AgDM newsletter article, March 2003
By Neil Harl, Charles F. Curtiss Distinguished Professor of Agriculture, professor of economics, 515-294-6354, email@example.com
Although less common than like-kind exchanges of real estate or machinery, exchanges of livestock appear to be occurring more frequently in recent years. Except for the statutory bar for exchanges of livestock of different sexes, the rules governing livestock exchanges are less well known. The regulations adopted in 1991 have provided more definitive guidelines for like-kind exchanges of livestock (and other assets) than were available previously.
The regulations specify that depreciable tangible personal property can satisfy the like-kind requirement in two ways - (1) by showing that the property in question is exchanged for property that is of a like class or (2) by showing that the property in question is exchanged for property of a like-kind.
As for product classes, the regulations specify that a single property cannot be classified within more than one product class and that the property’s product class is determined as of the date of the exchange. A product class consists of depreciable personal property that is listed in a product class in the Standard Industrial Classification System Manual (SIC) (1987), prepared by the Office of Management and Budget. Under the SIC system, dairy cattle are listed with a classification of 0241; beef cattle are given a classification of 0212. Therefore, an exchange of beef cows for dairy cows is not a like-kind exchange.
The SIC system has been replaced with the North American Industrial Classification System (NAICS); however, the Internal Revenue Service has not issued guidance on using the NAICS for federal income tax purposes and has advised that taxpayers should continue to use the four digit SIC system until guidance is published.
Other classifications under the four-digit SIC system include
|Sheep and goats||
|Rabbits, fur-bearing animals||
Cases predating the regulations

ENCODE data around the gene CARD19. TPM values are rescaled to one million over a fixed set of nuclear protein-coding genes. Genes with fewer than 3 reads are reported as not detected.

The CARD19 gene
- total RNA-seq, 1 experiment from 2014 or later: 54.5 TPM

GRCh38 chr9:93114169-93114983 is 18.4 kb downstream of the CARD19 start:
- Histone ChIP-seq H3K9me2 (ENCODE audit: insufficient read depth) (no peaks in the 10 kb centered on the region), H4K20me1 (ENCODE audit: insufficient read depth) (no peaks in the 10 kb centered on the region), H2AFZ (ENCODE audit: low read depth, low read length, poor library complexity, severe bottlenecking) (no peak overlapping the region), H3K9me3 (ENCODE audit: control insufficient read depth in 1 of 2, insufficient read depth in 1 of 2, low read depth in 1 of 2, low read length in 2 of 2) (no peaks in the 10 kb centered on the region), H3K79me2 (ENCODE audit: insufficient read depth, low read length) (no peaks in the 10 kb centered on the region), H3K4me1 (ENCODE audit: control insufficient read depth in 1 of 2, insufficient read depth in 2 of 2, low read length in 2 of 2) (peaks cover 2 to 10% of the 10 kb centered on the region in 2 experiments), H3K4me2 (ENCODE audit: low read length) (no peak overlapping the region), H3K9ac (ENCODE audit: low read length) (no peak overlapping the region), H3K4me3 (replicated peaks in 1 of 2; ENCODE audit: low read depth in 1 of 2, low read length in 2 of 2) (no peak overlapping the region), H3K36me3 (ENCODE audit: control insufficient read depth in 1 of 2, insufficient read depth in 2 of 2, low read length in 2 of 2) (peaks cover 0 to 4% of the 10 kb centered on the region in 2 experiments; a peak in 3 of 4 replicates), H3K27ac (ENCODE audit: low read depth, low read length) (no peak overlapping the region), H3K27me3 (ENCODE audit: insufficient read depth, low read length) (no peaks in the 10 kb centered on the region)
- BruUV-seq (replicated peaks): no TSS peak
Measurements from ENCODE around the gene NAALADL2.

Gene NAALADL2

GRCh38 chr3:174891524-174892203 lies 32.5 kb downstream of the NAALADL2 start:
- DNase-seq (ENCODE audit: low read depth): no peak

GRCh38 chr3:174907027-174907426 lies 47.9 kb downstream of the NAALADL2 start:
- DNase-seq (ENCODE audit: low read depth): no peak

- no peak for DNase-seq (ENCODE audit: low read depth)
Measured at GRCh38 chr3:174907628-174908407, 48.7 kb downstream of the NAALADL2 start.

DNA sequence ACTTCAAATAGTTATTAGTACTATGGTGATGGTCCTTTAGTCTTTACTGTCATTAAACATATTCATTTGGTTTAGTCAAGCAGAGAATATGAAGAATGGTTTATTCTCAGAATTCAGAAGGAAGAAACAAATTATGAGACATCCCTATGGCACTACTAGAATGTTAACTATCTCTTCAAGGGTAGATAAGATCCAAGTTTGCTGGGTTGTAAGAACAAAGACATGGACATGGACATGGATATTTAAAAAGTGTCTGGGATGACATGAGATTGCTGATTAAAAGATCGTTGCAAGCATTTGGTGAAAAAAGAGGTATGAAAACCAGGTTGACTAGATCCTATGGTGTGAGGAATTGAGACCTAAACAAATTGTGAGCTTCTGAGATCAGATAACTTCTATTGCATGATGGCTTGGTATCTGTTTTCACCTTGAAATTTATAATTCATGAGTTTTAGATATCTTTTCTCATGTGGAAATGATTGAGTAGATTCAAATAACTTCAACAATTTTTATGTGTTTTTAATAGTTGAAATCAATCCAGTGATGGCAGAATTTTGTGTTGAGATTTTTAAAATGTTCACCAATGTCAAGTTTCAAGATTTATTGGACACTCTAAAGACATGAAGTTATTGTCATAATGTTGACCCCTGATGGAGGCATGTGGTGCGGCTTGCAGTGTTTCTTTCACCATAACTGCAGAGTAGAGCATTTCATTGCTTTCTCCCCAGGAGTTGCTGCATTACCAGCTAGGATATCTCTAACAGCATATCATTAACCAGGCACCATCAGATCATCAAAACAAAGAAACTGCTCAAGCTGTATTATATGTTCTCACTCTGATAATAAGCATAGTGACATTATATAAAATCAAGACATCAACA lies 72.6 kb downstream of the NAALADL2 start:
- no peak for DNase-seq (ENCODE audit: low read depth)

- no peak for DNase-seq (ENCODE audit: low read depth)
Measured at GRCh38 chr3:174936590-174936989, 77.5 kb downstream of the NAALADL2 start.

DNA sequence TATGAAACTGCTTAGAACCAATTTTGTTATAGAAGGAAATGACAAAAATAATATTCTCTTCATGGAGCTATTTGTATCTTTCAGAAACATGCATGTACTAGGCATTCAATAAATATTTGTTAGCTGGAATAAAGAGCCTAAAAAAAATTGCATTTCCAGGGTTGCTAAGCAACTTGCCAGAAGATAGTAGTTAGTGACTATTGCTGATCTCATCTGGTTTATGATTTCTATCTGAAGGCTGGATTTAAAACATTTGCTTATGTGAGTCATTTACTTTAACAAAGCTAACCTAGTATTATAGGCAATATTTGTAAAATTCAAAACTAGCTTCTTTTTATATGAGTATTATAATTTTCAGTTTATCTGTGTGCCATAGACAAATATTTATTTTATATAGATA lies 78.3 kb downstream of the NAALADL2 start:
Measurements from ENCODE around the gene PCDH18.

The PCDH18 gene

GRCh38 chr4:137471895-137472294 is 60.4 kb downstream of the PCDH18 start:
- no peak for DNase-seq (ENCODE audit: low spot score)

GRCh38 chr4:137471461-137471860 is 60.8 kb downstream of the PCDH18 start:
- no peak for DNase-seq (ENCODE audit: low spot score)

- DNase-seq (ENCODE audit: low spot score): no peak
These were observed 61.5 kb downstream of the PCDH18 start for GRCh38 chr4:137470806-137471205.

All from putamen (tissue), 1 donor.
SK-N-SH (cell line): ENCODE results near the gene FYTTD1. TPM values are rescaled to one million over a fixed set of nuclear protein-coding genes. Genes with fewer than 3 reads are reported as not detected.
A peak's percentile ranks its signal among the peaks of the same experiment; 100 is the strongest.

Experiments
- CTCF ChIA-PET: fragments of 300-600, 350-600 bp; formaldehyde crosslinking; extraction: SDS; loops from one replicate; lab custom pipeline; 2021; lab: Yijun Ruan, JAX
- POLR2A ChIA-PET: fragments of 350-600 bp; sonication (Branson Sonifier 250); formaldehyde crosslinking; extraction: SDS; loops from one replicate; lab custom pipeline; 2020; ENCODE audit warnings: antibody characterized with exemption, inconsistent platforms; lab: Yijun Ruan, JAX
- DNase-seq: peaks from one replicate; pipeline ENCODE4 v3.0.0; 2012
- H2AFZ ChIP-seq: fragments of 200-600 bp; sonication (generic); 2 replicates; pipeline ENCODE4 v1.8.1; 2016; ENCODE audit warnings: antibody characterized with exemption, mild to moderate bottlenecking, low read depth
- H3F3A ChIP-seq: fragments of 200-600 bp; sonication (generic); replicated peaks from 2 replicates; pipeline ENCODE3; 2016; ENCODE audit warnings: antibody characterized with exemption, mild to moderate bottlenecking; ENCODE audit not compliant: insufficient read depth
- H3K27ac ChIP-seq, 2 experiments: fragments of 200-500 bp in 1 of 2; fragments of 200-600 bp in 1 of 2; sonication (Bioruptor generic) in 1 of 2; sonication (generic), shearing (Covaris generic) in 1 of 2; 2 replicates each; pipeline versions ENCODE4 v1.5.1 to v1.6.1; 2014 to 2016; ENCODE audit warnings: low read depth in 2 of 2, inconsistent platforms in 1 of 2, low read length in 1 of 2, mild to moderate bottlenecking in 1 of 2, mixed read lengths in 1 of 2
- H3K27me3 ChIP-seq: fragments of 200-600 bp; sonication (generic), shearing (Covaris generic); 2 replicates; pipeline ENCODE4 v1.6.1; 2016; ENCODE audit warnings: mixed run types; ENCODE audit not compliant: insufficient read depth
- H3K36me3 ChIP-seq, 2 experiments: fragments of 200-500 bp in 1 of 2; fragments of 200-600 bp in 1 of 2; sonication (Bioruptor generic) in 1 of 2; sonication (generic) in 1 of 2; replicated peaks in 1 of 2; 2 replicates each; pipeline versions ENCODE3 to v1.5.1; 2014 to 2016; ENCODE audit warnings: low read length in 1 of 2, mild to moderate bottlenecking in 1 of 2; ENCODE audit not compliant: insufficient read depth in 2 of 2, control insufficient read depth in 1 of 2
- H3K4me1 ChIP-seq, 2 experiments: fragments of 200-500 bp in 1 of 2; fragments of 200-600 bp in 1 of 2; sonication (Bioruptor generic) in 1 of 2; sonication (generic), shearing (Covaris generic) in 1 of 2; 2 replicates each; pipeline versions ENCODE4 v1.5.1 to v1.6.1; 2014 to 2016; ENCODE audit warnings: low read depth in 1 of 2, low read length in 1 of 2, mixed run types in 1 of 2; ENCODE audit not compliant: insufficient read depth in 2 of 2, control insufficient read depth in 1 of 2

In the 1967 case of Woodbury v. Commissioner, the parties entered into a multi-party, multi-step transaction whereby 225 cows and calves and 425 mixed yearlings were exchanged. The tax court agreed that the 225 cows with calves by side were held for breeding purposes rather than for sale but only 103 of the mixed yearlings received were held for breeding purposes; the rest of the mixed yearlings were held primarily for sale.
In the 1968 case of Wylie v. United States, the taxpayer traded 49 head of steer calves ranging in age from 7 to 11 months of age (which were not held for sale in the ordinary course of business) for registered Aberdeen-Angus cattle. The court held that income was not realized (or recognized) on the exchange.
In a case decided in 1978, half-blood heifers and three-quarter blood heifers were held to qualify as like-kind. In that case, the taxpayer agreed to deliver 12 three-quarter blood heifers in exchange for 12 one-half blood heifers. The three-quarter blood heifers were the offspring of artificial insemination of the 12 half-blood heifers which had been received earlier. Since the taxpayer had deducted the costs of raising the three-quarter blood heifers, giving the animals a zero basis, the half blood heifers received in exchange were ineligible for investment tax credit, despite the higher value placed on the three-quarter blood heifers. The court said the fair market value of the three-quarter blood heifers was without significance.
For livestock, the major concern at present is in accessing the classification reference, the Standard Industrial Classification System Manual (1987). After guidance is issued by IRS, the problem will be in accessing the North American Industrial Classification System (2002).
* Reprinted with permission from the December 13, 2002 issue of Agricultural Law Digest, Agricultural Law Press publications, Eugene, Oregon. Footnotes not included.